Although the investigators are to be congratulated on their work here in the largest assessment of some of the proximate causes of stroke in CAS to date, there are several caveats about the study beyond its retrospective nature that may affect its ultimate interpretation. First, the sensitivity of PP is likely to be much higher with IVUS and much less so with angiography. The investigators pre-defined PP as having to occur in both modalities, which cut by two-thirds the incidence of IVUS PP and which will clearly affect many of the subsequent associations and conclusions.
Second, IVUS, magnetic resonance angiography, and DW-MRI were not core laboratory controlled, and although some definitions were offered that might help standardize the assessments, these were not uniformly described across all modalities. The lack of a core laboratory likely also limited a more nuanced appraisal of DW-MRI findings, such as lesion volumes, and not just lesion number.
Third, it does not appear that DW-MRI was routinely performed before and after the procedure, so that lesions described may have antedated the procedure, thus potentially limiting their association with procedural events, devices, or other imaging findings.
Fourth, the assessors were not blinded, and unintentional bias in image interpretation may be present given their knowledge of the clinical or other imaging outcomes.
Fifth, stent use was not programmatically directed by the protocol, so the operators may have had a predisposition to use certain stents in specific anatomies (e.g., open-cell stents in angulated or tortuous anatomy), which are highly likely to affect the presence or absence of PP.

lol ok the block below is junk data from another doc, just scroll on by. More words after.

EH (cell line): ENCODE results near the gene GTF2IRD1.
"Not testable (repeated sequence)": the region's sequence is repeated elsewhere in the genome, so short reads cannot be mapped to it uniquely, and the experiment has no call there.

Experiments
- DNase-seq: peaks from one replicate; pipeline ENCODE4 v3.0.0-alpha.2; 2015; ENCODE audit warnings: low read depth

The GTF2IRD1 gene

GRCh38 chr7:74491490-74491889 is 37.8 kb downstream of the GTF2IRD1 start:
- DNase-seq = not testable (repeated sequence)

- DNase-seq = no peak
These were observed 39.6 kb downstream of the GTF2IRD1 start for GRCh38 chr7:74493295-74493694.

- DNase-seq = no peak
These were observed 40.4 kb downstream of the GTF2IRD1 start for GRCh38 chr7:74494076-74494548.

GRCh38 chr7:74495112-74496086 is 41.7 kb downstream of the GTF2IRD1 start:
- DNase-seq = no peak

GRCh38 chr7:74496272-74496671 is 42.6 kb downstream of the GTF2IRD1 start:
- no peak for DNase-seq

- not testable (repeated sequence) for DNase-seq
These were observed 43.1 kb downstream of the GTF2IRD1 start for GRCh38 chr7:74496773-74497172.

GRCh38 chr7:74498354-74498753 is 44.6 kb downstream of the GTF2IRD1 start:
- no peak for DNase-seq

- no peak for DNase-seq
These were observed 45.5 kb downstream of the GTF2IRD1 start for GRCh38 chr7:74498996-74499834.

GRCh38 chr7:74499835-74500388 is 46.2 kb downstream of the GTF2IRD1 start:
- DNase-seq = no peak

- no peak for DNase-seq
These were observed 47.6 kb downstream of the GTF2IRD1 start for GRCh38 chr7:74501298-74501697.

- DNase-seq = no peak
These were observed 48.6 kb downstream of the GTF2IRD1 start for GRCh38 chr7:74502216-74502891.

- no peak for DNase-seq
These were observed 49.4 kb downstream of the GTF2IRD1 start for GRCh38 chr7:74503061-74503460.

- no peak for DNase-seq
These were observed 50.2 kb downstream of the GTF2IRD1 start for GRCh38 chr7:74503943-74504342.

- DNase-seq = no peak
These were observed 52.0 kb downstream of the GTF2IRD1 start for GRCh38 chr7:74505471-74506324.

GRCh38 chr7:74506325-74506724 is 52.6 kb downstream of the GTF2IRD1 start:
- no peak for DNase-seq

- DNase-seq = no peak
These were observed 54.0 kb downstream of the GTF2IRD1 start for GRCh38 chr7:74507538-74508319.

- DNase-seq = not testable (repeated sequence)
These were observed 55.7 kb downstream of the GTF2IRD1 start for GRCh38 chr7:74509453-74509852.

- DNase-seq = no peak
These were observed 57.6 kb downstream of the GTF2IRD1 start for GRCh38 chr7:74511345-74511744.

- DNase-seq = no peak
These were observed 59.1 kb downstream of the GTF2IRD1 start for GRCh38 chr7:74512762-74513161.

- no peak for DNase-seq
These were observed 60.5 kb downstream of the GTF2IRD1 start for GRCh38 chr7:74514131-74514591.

Sixth, routine independent neurological assessment of the clinical outcomes was not performed, resulting in a lower the stroke event rate (7,8), and could affect the analysis of predictors.
Seventh, the investigators, wearing their clinician hats, understandably treated plaque prolapse with second stent placement in approximately one-half the PP cases, thus potentially changing the clinical as well as imaging outcomes.
And last, the distinction between PP and thrombus by ultrasound is difficult at best, and digital subtraction angiographic confirmation not likely to add further clarity, with optical coherence tomography being much more definitive. Acute stent thrombosis in CAS, although unusual, occurs presumably as a result of iatrogenic plaque rupture in the process of lesion dilation and stent placement, with exposure of the necrotic lipid core to the bloodstream and an exuberant activation and aggregation of platelets. Such thrombosis is not likely affected by stent type but will be associated with unstable plaque. This type of biological dynamism may explain the 2 cases of presumed late PP (mechanistically otherwise difficult to understand) that were associated with symptoms; they may in fact been subacute thrombosis.